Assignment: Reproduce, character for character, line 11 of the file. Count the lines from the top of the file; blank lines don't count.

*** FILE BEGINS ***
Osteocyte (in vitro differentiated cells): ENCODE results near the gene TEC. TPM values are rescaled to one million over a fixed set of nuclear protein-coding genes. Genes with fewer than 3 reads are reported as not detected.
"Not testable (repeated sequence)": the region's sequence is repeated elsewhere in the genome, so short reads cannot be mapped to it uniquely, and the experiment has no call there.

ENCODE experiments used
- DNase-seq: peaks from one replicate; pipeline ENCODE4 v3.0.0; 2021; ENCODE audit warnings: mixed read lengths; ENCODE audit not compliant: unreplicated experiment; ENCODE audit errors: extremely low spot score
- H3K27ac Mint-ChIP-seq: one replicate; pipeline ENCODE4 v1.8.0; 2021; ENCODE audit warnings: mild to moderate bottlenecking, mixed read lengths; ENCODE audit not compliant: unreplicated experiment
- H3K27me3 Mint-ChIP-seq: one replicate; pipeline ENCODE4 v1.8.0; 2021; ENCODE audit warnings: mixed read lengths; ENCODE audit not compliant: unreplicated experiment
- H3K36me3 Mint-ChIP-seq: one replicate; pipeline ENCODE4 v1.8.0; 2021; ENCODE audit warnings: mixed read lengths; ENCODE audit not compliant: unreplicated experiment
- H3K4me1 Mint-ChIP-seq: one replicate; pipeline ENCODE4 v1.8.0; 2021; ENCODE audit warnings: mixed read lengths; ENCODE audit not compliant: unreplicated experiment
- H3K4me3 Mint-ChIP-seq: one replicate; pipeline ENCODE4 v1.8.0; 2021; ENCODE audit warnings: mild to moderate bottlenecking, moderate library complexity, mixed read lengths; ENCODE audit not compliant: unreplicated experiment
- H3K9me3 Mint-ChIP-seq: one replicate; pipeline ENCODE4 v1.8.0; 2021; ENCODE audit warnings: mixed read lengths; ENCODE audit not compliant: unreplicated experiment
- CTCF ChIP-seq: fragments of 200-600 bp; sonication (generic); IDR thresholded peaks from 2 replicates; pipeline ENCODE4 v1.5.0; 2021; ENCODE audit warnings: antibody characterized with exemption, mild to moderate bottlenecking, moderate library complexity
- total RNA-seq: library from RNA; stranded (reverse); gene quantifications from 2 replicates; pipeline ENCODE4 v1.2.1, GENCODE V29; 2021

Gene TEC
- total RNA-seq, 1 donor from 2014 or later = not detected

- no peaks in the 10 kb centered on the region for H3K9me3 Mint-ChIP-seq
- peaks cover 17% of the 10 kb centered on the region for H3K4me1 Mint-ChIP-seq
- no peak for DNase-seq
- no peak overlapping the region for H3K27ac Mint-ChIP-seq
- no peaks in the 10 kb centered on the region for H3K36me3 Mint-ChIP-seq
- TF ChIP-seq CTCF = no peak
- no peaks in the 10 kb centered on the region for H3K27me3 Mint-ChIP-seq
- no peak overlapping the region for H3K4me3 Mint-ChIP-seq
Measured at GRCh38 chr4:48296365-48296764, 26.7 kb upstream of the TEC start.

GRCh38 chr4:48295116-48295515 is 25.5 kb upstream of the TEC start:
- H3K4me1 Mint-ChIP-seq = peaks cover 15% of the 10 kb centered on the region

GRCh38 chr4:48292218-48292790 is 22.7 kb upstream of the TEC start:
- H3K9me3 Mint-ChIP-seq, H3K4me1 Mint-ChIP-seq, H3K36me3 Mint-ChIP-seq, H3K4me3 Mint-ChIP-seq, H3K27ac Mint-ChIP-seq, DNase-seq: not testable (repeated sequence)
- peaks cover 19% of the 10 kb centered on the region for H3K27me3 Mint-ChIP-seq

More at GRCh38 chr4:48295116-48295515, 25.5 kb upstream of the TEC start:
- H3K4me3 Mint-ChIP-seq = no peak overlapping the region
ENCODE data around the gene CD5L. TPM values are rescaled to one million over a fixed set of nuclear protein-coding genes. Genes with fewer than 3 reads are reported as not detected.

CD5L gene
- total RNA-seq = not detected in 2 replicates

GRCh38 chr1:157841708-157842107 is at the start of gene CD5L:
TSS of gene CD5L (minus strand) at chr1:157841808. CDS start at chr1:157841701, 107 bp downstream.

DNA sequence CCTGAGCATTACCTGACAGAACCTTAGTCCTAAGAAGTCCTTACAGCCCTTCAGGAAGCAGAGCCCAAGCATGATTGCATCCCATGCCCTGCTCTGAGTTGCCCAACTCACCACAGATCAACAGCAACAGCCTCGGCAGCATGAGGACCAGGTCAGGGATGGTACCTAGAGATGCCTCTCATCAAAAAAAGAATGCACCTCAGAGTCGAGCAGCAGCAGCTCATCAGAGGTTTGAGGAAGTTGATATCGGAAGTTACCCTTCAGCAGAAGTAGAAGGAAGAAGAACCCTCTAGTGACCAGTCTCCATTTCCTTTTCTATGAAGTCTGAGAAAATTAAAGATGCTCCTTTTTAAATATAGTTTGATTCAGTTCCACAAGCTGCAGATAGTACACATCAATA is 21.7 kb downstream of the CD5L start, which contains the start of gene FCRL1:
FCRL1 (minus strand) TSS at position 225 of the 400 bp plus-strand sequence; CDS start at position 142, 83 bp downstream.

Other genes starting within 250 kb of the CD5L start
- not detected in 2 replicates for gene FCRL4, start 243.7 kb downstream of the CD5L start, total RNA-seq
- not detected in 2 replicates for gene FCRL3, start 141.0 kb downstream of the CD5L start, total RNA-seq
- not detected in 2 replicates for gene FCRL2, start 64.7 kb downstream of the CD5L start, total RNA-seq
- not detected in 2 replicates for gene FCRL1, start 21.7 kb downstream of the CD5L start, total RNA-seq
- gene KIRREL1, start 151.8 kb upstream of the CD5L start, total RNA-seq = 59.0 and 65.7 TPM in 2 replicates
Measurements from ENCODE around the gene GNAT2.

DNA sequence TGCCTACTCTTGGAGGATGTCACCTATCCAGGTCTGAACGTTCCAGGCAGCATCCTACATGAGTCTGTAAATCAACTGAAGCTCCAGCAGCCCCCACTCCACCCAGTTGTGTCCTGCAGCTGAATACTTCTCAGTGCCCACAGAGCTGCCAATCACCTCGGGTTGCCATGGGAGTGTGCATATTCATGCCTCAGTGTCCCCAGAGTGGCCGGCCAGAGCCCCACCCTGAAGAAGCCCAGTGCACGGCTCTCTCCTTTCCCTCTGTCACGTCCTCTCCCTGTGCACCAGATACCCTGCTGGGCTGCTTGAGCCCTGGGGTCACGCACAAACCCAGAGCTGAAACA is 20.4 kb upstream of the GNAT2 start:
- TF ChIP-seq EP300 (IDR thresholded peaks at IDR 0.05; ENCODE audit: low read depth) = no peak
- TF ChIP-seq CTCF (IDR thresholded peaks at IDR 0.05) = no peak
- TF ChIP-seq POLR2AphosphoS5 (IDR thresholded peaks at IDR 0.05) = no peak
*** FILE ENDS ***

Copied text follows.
- CTCF ChIP-seq: fragments of 200-600 bp; sonication (generic); IDR thresholded peaks from 2 replicates; pipeline ENCODE4 v1.5.0; 2021; ENCODE audit warnings: antibody characterized with exemption, mild to moderate bottlenecking, moderate library complexity